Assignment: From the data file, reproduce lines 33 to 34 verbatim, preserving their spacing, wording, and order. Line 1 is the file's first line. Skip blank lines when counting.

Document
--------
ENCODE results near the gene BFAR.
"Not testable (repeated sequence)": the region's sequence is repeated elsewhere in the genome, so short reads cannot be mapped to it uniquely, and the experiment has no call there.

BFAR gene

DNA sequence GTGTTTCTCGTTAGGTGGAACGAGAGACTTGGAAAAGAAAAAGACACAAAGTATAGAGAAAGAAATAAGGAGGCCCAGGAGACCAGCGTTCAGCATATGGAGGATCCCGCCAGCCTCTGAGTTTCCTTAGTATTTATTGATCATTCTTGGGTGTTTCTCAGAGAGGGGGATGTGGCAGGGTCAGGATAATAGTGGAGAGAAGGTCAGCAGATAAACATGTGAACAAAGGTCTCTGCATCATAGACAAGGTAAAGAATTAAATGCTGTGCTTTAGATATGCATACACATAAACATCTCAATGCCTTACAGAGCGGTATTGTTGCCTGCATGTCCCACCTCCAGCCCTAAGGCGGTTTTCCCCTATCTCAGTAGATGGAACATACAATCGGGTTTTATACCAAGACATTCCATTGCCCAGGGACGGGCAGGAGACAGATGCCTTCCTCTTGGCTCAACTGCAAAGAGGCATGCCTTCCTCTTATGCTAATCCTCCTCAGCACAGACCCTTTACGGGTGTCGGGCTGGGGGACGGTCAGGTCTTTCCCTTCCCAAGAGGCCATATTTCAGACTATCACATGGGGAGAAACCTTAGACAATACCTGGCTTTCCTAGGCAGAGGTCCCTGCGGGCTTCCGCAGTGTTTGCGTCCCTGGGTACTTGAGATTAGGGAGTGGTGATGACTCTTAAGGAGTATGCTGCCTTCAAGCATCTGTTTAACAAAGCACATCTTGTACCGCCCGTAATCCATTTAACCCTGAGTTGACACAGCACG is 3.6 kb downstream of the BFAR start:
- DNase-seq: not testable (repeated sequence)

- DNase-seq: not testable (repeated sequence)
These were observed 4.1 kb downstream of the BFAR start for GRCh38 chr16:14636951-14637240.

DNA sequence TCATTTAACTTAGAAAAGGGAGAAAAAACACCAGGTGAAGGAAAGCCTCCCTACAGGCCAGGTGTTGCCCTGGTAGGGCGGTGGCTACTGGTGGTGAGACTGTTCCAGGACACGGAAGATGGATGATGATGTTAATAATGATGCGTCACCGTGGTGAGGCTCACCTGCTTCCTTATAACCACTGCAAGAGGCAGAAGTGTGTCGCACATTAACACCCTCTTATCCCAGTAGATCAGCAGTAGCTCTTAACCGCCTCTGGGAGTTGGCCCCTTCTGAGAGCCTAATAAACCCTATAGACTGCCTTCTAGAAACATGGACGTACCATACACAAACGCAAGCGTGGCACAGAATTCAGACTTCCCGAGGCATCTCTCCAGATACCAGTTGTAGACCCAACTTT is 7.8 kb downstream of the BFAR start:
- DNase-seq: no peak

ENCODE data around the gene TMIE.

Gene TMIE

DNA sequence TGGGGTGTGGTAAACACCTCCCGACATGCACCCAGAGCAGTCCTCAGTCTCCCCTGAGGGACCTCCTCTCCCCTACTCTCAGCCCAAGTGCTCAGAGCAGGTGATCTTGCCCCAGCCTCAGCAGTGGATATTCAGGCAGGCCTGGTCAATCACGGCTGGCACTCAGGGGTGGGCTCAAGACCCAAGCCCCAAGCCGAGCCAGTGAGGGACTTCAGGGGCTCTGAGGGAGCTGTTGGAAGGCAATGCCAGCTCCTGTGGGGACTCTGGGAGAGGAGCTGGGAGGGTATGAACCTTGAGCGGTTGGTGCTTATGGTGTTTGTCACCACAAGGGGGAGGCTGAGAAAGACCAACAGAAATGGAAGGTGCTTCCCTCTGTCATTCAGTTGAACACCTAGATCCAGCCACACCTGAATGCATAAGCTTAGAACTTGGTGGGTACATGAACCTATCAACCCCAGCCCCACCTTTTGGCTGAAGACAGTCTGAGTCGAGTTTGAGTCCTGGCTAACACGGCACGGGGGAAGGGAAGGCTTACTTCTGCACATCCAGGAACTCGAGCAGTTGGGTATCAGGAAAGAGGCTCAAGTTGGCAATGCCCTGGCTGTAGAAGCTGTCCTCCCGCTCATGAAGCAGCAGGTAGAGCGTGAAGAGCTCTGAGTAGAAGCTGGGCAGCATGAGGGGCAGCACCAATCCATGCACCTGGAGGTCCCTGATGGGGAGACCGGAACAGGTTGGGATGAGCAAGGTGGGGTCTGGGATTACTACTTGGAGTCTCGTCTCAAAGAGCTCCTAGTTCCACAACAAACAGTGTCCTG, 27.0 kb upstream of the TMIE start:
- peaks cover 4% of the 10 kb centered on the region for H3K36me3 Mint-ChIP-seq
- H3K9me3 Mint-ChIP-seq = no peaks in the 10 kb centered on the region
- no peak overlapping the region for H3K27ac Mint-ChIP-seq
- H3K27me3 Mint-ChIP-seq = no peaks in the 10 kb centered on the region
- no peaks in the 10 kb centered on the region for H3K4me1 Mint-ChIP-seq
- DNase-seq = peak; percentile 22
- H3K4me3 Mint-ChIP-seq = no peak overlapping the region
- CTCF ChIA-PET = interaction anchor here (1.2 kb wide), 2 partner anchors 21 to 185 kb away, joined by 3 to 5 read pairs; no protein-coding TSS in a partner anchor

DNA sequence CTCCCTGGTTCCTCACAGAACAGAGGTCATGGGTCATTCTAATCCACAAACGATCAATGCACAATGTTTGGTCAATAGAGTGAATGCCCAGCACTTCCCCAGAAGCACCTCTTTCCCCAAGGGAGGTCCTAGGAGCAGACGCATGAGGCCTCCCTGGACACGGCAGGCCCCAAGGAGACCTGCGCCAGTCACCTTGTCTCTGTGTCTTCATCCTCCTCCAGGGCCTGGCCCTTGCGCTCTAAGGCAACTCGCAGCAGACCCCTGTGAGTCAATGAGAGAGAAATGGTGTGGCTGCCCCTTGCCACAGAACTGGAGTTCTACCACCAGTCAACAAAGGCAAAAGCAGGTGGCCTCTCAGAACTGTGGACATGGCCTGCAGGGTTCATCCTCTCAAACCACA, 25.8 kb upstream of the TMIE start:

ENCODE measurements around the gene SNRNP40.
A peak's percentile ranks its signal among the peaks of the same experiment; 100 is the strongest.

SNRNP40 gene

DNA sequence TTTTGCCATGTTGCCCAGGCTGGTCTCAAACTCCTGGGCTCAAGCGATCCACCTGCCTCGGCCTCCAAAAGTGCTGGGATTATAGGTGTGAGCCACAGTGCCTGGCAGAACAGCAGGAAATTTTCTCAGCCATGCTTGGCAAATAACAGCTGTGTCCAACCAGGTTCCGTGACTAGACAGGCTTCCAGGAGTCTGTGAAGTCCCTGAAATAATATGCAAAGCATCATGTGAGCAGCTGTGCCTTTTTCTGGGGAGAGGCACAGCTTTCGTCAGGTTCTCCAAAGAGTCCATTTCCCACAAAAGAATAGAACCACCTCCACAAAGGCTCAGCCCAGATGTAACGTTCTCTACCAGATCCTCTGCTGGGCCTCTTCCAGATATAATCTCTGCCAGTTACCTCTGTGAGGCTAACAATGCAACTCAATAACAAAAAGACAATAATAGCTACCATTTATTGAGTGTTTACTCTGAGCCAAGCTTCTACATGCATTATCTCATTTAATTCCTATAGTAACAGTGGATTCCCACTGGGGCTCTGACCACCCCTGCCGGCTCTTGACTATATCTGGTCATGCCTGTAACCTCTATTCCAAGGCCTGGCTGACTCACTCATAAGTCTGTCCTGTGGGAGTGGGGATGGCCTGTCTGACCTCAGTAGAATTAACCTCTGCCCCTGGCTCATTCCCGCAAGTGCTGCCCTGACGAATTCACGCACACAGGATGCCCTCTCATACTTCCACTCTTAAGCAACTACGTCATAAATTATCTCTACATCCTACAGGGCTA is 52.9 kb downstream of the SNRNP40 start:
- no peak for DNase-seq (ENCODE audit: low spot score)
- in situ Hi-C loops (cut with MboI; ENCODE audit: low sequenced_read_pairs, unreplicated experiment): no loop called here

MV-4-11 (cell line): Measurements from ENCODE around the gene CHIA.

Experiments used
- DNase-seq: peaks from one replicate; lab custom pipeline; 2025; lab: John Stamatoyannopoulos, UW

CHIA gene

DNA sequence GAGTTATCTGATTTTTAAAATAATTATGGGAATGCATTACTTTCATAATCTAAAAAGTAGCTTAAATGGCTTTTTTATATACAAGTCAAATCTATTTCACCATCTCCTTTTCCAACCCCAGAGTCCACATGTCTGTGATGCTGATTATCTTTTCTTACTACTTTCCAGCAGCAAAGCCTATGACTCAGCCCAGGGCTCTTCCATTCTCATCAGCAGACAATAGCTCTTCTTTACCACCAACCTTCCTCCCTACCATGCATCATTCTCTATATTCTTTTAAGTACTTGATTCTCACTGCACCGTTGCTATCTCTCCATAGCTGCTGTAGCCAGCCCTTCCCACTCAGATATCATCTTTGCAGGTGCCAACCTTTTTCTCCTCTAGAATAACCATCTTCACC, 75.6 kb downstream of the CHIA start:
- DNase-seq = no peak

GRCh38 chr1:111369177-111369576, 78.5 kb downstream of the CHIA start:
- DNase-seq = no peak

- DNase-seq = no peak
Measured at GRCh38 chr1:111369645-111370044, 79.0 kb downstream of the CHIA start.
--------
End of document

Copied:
- DNase-seq = no peak

GRCh38 chr1:111369177-111369576, 78.5 kb downstream of the CHIA start: